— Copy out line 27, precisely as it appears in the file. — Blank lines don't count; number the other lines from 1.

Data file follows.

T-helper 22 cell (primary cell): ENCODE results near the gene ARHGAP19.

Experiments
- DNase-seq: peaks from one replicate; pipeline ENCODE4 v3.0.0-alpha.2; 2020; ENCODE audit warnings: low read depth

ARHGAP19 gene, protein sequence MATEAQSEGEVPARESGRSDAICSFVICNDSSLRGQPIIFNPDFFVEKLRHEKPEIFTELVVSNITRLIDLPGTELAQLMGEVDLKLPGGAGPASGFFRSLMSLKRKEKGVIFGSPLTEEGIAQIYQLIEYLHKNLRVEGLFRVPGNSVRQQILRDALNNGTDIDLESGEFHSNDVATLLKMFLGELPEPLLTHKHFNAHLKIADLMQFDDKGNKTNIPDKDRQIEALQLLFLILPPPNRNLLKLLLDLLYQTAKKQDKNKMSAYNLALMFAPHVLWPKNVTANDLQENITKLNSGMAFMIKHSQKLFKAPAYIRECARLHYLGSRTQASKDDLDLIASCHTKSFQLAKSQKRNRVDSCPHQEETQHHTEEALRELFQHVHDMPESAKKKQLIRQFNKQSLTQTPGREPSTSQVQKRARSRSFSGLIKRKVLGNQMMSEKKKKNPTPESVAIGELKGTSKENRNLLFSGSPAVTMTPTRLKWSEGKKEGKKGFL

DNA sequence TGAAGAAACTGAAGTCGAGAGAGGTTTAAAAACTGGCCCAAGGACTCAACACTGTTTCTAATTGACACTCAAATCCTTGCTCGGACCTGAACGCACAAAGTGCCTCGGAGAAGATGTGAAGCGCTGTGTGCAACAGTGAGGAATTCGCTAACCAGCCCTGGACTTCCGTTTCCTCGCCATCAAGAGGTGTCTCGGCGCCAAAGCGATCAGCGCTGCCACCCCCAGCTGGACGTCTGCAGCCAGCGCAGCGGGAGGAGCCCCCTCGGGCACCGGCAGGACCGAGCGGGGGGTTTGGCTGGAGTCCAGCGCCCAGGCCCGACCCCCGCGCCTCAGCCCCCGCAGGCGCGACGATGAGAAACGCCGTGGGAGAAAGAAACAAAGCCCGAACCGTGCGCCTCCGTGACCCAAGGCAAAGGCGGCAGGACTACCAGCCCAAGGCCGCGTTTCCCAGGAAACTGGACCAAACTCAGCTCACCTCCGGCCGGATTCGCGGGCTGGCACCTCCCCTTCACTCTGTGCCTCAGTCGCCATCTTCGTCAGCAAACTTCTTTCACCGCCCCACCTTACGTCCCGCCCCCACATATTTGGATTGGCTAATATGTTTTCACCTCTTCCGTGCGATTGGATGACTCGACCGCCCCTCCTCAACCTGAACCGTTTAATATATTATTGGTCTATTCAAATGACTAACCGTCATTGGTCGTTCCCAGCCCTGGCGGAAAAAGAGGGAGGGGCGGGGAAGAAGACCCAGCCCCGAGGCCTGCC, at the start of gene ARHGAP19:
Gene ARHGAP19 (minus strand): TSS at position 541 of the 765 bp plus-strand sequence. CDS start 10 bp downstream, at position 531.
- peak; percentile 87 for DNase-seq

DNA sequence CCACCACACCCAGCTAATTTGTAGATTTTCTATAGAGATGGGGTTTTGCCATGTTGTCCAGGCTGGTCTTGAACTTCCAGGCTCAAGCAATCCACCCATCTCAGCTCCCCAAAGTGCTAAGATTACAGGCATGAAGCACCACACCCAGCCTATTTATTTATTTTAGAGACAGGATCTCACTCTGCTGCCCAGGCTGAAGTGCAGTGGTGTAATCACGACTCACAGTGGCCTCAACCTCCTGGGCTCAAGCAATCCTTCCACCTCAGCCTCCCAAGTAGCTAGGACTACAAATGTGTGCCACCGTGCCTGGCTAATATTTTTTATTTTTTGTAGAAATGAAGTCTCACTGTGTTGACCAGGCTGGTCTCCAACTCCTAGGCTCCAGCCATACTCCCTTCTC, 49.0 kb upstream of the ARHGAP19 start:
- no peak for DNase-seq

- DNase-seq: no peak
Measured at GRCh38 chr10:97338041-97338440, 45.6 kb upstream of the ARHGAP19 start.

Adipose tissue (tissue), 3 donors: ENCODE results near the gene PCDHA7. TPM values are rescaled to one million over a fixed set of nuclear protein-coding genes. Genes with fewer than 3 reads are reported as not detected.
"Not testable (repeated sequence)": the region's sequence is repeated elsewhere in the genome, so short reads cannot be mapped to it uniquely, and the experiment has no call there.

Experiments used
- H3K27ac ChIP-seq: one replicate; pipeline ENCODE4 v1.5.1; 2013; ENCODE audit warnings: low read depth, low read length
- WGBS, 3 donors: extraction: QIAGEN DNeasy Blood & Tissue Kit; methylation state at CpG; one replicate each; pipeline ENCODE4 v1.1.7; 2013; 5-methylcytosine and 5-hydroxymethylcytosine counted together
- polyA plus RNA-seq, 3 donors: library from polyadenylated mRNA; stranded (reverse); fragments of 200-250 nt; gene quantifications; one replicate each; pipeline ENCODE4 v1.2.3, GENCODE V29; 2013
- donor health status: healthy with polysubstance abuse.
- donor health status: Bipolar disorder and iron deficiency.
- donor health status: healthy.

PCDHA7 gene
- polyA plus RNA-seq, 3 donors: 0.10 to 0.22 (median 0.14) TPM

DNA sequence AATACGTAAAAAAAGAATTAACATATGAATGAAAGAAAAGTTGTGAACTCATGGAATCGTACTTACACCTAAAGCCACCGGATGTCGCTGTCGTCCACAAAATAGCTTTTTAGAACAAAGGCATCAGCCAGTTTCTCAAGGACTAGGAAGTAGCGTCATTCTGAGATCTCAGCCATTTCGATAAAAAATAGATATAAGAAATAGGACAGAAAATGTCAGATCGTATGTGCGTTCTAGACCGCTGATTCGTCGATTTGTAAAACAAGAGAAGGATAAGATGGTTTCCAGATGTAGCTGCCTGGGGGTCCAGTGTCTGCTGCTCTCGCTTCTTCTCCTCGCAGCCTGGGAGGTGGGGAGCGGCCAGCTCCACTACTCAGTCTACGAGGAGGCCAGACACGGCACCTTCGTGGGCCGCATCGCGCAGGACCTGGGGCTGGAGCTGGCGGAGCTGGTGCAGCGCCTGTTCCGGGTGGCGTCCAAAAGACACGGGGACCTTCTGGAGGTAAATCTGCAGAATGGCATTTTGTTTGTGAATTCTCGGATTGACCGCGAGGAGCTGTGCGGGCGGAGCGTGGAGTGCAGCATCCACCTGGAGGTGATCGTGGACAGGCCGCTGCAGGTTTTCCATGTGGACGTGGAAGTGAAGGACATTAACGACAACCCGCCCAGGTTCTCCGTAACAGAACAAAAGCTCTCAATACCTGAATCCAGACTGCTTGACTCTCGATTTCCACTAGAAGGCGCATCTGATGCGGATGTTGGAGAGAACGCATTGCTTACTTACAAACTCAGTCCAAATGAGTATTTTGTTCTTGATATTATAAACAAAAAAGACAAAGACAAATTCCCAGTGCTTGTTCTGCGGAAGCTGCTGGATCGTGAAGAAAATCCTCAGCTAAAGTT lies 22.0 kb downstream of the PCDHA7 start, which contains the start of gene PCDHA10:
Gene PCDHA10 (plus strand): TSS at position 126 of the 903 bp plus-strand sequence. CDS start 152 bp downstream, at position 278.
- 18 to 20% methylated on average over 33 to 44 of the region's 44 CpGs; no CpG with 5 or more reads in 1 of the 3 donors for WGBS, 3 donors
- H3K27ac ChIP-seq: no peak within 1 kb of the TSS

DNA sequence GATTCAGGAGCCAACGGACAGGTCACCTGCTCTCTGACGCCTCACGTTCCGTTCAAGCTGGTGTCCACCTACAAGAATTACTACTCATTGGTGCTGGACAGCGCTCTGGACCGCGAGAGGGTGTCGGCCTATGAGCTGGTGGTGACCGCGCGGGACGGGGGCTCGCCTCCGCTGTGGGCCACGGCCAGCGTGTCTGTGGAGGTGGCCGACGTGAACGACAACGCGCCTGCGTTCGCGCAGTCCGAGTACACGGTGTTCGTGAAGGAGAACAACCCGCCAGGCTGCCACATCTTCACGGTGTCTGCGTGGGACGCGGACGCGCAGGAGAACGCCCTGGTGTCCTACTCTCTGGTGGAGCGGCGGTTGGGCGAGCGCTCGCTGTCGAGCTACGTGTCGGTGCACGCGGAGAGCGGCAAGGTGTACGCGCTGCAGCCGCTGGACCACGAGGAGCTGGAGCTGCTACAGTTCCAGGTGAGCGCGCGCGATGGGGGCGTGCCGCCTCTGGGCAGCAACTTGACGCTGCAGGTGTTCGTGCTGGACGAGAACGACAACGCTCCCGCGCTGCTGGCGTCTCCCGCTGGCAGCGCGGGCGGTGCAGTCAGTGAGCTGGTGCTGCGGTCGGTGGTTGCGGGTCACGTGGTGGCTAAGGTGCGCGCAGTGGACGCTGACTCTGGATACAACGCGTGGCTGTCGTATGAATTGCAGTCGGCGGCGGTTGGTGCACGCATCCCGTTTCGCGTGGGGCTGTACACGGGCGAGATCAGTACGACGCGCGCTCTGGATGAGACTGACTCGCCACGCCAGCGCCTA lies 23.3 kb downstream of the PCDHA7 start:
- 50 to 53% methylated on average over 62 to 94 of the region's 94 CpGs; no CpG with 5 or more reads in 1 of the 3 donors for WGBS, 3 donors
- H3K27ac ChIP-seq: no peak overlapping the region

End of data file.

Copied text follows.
DNA sequence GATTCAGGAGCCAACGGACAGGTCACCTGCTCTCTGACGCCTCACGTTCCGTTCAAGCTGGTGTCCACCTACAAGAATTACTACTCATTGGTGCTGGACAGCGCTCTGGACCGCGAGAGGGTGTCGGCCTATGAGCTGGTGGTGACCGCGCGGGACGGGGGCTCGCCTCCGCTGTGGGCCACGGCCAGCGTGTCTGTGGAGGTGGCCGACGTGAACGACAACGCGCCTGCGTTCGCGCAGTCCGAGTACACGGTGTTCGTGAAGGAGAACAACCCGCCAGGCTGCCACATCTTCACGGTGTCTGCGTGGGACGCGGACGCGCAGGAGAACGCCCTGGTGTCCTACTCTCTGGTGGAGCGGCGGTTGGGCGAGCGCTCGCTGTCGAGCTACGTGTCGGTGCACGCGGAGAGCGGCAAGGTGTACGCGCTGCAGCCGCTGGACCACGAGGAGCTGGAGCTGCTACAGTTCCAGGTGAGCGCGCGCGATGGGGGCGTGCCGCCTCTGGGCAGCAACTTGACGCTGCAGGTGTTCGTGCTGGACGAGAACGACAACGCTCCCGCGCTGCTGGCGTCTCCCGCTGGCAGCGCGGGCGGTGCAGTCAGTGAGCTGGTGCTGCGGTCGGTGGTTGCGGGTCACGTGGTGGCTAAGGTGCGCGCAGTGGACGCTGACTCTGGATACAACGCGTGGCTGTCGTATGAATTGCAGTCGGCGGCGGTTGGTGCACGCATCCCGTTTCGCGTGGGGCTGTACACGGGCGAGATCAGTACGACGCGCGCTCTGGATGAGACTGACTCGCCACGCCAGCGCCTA lies 23.3 kb downstream of the PCDHA7 start: